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Was ist die EU-Taxonomie?

The EU Taxonomy is a green classification system that translates the EU’s climate and environmental objectives into criteria for specific economic activities for investment purposes.

It recognises as green, or ‘environmentally sustainable’, economic activities that make a substantial contribution to at least one of the EU’s climate and environmental objectives, while at the same time does not significantly harm any of these objectives and meets minimum social safeguards.

The Taxonomy Delegated Acts establish and maintain clear criteria for activities to define what it means to make a substantial contribution and what it means to do no significant harm.

It is a transparency tool that will introduce mandatory disclosure obligations on some companies and investors, requiring them to disclose their share of Taxonomy-aligned activities. This disclosure of the proportion of Taxonomy-aligned activities will allow for the comparison of companies and investment portfolios. In addition, it can guide market participants in their investment decisions.

The EU Taxonomy, in other words, defines and classifies which economic activities of a company can be labelled as “green”, to qualify for EU funding. It is meant for private finance disclosure requirements as a transparency tool. If anyone is willing to invest in unsustainable activities, than that is their decision to do so, if they wish.

Is your business EU Taxonomy aligned?

All large companies are required to report their taxonomy alignment from 1st January 2022.

The EU defines all large companies as companies that are not small and medium enterprises (SMEs). SMEs are companies with less than 250 employees, and with a balance sheet less than 43 million euros or a turnover less than 50 million euros. Small and medium sized companies that are listed on the stock exchange, are also required to report.

Under the EU Taxonomy directive, all large companies (>250 employees) and all listed companies (except listed micro-companies) are required to report on their sustainability performance in accordance with the taxonomy. The directive covers 70 industrial sectors. 

Small and medium sized companies can report on a voluntary basis but from 2026 will be affected by the EU’s Corporate Sustainability Reporting Directive (CSDR) which compels large companies from 2023.

Investment funds, banking and insurance institution also must report on taxonomy alignment and will be required to collect data required to assess the degree of taxonomy alignment or assess the portfolio companies themselves.

As a business owner you might consider starting to report whether your business is taxonomy-aligned as a proactive move towards your stakeholders – in particular your investors and creditors – as reporting may lower your cost of capital.

How does one report alignment with the taxonomy?

In Croatia, HANFA has last year recommended, to issuers who are obliged to publish a non-financial report and to those who voluntarily publish non-financial reports in their annual report, in part annually report (management report) within the non-financial report, to start reporting.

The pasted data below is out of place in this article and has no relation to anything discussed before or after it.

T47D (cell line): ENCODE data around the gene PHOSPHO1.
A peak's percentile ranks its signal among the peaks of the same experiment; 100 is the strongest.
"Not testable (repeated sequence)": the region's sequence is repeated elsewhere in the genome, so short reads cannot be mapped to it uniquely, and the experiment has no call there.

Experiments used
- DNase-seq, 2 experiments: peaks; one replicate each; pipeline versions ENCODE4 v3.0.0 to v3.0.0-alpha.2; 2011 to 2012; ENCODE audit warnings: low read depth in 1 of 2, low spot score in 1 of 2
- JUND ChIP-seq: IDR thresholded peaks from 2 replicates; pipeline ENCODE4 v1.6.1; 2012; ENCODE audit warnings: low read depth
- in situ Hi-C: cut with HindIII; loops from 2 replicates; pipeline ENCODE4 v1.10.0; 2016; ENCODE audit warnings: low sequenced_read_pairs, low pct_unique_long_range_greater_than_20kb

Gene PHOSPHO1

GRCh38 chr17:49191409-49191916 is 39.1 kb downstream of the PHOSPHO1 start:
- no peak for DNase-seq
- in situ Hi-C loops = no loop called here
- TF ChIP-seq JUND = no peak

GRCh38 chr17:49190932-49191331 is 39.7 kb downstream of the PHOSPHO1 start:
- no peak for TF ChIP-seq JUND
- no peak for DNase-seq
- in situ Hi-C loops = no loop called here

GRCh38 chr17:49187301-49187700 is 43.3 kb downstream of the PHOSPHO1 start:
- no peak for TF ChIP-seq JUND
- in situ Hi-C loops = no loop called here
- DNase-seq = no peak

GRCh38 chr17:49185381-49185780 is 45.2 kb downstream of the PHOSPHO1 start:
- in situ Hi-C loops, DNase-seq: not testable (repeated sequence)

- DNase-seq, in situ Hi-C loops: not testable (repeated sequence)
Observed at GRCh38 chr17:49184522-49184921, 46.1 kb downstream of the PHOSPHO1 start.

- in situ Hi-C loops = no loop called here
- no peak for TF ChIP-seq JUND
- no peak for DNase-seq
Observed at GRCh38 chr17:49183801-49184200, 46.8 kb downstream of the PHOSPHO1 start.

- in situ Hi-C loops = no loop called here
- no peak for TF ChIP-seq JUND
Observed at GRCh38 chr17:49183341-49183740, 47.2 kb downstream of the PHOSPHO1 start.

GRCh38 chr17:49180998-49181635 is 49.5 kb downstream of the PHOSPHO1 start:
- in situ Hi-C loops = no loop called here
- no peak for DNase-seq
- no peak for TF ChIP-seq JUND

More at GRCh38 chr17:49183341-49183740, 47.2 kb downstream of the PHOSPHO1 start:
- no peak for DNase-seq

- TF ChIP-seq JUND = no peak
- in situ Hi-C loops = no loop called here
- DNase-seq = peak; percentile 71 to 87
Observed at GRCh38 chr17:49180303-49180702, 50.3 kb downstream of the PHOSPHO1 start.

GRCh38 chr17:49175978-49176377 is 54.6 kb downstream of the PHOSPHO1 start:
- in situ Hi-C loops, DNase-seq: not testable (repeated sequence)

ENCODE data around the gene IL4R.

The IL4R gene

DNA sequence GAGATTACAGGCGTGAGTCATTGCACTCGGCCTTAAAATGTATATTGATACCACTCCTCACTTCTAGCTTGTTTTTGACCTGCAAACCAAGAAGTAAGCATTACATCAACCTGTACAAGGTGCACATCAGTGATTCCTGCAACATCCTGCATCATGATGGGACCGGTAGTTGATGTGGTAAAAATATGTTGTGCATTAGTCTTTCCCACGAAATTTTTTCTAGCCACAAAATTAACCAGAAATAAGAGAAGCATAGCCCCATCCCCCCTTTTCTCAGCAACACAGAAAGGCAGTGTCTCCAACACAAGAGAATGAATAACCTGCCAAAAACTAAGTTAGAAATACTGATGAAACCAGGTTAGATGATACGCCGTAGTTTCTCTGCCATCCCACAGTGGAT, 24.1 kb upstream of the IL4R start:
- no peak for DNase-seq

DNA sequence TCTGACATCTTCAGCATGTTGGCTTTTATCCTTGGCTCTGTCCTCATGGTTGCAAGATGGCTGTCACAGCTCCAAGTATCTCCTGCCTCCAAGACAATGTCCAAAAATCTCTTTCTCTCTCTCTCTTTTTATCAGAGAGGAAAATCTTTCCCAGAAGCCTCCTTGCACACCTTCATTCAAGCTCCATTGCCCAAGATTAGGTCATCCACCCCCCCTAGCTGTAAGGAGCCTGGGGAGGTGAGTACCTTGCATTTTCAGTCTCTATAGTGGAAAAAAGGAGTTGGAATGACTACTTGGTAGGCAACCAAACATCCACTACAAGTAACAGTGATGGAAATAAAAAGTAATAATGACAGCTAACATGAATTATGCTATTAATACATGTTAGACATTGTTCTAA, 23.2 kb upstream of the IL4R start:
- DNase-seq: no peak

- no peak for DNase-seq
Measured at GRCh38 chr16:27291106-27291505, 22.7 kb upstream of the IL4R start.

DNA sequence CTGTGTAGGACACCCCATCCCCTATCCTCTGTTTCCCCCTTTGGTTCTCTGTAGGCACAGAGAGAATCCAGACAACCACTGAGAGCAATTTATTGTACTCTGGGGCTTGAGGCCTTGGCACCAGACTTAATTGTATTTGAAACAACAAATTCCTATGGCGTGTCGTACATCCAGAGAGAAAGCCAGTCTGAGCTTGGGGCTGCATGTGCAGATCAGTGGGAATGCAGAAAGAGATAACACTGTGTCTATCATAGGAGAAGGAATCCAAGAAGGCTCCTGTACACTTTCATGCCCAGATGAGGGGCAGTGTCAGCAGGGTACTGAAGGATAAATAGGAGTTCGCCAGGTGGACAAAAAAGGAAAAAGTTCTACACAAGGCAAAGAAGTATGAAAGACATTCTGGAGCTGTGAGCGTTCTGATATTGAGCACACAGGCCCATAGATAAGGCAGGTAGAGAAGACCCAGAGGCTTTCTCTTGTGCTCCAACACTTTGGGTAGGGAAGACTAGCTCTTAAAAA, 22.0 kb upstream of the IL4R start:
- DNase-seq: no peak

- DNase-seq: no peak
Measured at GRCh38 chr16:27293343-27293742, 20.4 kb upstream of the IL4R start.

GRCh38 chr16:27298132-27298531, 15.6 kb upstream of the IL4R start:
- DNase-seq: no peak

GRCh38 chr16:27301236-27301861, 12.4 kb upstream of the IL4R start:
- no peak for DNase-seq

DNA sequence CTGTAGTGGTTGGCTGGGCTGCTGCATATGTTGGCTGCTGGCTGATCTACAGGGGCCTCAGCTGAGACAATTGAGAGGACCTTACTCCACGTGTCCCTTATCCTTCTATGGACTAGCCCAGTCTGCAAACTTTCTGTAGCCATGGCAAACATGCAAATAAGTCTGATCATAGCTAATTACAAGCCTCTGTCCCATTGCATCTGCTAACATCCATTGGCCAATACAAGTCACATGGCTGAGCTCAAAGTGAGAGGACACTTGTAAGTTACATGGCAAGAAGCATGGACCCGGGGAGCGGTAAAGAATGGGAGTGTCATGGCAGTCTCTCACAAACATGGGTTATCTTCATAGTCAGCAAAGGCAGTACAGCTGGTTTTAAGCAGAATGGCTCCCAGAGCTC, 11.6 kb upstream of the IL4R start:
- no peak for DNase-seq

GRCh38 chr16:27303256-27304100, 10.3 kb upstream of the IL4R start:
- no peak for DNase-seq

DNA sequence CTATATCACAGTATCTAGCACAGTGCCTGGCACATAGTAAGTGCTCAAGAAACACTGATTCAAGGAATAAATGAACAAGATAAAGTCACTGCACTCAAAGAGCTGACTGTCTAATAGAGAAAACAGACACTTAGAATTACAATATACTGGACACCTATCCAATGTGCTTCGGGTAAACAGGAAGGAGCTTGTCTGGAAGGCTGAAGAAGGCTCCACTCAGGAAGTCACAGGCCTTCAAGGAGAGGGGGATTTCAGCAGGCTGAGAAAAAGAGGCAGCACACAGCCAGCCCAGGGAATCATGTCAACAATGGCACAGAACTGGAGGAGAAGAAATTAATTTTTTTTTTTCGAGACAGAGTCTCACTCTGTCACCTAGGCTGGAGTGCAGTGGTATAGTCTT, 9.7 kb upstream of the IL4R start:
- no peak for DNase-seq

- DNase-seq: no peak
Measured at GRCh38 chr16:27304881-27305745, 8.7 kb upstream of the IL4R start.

If the issuer discloses non-financial information in a separate non-financial report, disclosures may be published in that separate report in accordance with the rules of Capital Market Act NN 65/18, 17/20, 83/21 for publication of the prescribed information to the public (publication through the media, the website of the Zagreb Stock Exchange and the official register of prescribed information).

To issuers who publish in a separate non-financial report, it is recommended that the public release of data be at the same time as the publication of the annual report according to Article 462 of the Capital Market Act, and at the latest in accordance with the deadline according to Article 30, paragraph 5 of the Accounting Act NN 78/15, 134/15, 120/16, 116/18, 42/20, 47/20.

Take note that the tasks under Article 8, paragraphs 1, 2 and 3 of the EU Taxonomy Regulation are subject to public publication as part of a non-financial report according to Articles 21a and 24a of the Accounting Act and certainly must start reporting:

– from 1 January 2022, about the environmental objectives referred to in Article 9 (a) and (b) climate change mitigation and climate change adaptation

– from 1 January 2023 about the environmental objectives referred to in Article 9 (c) to (f) sustainable use and protection of water and marine resources, transition to a circular economy (waste prevention and recycling), pollution prevention and control, protection and restoration of biodiversity and ecosystems.

In conclusion:

If you’re a big company you must report.

If you have an investment fund as owner you should report, as the investment fund will anyhow request the relevant data from you.

If you’re a smaller firm, expect to start reporting soon.

It is expected that most companies, large, medium, and small, will assess and disclose their taxonomy alignment, mostly because it may positively impact a company’s bottom line.

It is irrefutable that the EU Taxonomy does not forbid anything. It is merely a tool to promote green economic activities.

Author: Ana Radovčić, Net.Studio Aranea